Leonid Bershidsky, Moscow Times: Russia’s New Prime Minister Is a Bureaucratic Superman
The appointment highlights the Putin system’s fundamental paradox: It is an antiquated, Byzantine, nepotistic, deeply corrupt governance model that nevertheless values and rewards technocratic brilliance.
After a blitz of constitutional reform proposals aimed at keeping him in power after his presidential term ends in 2024, Russia’s President Vladimir Putin named his new prime minister — a tech-obsessed tax administrator with no interest in politics. The appointment highlights the Putin system’s fundamental paradox: It is an antiquated, Byzantine, nepotistic, deeply corrupt governance model that nevertheless values and rewards technocratic brilliance.
In the Russian power succession scheme, the prime minister takes over when the president is for some reason unable to govern; Prime Minister Putin became acting president when Boris Yeltsin resigned in the final minutes of 1999. Putin waited out Dmitry Medvedev’s presidential term between 2008 and 2012 as prime minister, and Medvedev assumed the post afterwards. But there have been periods under both Yeltsin and Putin when the prime minister post wasn’t occupied by politically ambitious or important individuals; those were times when the president claimed full responsibility for Russia’s course.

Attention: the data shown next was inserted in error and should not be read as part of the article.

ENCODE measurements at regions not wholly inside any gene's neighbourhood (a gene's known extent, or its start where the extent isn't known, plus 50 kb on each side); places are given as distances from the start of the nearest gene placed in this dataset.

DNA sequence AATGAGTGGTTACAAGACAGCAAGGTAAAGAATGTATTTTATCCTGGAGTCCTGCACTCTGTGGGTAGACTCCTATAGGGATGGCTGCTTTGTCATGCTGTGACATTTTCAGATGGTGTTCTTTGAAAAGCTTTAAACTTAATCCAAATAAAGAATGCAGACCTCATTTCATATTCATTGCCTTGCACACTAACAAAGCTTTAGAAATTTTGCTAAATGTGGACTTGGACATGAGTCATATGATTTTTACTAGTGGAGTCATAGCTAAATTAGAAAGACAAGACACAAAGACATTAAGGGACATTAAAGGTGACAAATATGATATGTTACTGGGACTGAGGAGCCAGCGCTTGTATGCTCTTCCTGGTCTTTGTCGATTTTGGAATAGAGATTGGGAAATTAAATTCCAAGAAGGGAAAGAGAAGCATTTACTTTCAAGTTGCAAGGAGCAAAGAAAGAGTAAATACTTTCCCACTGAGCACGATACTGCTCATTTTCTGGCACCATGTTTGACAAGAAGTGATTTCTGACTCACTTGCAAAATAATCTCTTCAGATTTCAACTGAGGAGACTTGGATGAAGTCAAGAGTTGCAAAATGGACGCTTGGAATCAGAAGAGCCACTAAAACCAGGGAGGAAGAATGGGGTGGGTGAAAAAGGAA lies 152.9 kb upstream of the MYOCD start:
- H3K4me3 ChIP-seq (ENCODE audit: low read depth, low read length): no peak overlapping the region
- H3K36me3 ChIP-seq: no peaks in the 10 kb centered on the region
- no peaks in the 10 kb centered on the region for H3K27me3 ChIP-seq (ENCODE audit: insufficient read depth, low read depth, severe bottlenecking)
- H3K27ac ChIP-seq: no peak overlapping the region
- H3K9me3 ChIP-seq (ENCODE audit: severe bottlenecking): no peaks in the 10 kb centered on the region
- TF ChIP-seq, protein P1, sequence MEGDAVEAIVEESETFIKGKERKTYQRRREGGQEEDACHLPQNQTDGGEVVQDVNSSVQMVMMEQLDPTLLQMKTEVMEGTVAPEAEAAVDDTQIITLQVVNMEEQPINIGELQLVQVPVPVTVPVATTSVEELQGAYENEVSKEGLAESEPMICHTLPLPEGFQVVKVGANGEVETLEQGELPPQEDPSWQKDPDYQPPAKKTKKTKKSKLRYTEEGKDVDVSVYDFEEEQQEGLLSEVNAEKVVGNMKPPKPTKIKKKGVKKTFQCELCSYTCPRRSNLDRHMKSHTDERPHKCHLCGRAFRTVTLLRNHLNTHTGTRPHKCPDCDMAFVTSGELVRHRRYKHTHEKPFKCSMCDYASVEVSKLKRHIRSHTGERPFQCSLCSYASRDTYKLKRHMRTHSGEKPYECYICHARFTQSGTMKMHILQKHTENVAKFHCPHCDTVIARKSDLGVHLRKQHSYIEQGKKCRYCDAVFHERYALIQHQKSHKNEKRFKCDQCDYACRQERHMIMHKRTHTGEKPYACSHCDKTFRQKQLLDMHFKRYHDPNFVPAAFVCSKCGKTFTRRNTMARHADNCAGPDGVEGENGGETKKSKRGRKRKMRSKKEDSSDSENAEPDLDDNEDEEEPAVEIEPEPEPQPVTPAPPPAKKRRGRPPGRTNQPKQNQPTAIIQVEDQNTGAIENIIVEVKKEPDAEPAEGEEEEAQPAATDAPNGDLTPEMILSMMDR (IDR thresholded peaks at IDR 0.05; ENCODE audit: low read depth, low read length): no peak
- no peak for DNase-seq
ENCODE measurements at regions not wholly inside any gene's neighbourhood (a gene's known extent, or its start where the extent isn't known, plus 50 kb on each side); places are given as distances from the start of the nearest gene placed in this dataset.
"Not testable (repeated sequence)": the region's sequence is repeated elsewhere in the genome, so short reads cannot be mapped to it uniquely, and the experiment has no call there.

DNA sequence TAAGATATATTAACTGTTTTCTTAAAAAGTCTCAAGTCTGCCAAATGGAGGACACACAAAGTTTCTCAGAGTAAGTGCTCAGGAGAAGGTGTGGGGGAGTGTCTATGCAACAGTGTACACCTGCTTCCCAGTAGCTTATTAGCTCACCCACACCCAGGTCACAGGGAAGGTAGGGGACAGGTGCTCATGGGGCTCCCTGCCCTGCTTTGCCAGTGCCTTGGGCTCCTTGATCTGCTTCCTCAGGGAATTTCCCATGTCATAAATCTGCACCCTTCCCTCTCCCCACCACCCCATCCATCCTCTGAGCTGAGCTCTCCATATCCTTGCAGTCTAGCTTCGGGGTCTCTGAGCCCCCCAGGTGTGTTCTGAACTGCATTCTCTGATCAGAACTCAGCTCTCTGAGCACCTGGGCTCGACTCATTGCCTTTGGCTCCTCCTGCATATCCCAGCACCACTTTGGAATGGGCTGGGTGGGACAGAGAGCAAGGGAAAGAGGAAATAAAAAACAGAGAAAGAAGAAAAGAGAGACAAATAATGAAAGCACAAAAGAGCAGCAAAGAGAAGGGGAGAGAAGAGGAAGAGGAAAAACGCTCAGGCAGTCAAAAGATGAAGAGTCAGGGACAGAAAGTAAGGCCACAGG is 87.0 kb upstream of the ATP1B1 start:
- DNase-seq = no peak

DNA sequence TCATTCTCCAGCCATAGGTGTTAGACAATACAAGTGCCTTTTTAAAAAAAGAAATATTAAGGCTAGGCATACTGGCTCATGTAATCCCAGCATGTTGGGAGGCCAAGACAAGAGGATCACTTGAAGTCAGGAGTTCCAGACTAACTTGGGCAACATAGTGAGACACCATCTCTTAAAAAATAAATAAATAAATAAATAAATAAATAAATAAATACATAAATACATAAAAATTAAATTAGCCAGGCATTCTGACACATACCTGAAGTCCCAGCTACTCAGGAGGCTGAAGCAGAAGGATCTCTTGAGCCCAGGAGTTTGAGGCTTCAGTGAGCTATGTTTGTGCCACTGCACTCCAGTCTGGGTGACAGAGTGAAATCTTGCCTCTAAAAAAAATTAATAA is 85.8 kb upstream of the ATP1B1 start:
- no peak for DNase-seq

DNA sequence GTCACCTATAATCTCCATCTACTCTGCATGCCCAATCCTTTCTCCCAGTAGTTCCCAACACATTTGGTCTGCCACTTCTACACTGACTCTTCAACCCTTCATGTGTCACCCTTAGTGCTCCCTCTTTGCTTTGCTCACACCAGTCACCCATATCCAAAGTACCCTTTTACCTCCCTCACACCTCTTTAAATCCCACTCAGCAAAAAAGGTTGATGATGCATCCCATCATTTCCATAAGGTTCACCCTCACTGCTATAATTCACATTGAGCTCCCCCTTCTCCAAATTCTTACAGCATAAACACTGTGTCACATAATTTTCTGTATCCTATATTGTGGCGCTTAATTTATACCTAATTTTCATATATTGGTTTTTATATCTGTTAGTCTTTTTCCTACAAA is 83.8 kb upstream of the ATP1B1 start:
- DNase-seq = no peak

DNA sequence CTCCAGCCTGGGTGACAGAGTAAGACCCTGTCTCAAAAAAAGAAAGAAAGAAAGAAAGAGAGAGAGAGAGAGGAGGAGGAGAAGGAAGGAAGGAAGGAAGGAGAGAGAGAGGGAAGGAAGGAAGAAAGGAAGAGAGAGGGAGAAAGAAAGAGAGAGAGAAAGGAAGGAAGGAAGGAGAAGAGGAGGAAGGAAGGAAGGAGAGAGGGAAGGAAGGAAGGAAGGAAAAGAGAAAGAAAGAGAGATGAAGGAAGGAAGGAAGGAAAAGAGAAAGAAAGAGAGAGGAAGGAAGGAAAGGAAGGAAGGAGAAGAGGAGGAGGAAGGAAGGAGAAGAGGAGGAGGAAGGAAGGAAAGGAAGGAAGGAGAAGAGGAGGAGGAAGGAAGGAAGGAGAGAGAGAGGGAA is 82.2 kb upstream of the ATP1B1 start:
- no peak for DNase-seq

Mikhail Mishustin, the newly confirmed prime minister, fits neither precedent.
Read more ….
WNU Editor: I know that Mikhail Mishustin’s push (and success) to reform and modernize Russia’s tax system, especially when it comes to business taxes, has made him a hero in Russia’s business community. In fact, I find my Canadian business and personal tax returns far more complicated and confusing to do when compared to Russia’s, and I am talking from personal experience. As for Mikhail Mishustin appointment and confirmation as Prime Minister, and President Putin’s declaration to change the constitution, I am still digesting this news. For now, I am recommending the above post by Leonid Bershidsky. It is one of the best analysis that I have read so far.
Update: This is how fast events are moving in Russia …. Mikhail Mishustin didn’t have an English Wikipedia page on Wednesday morning. A day later, he’s Russia’s prime minister (CNN).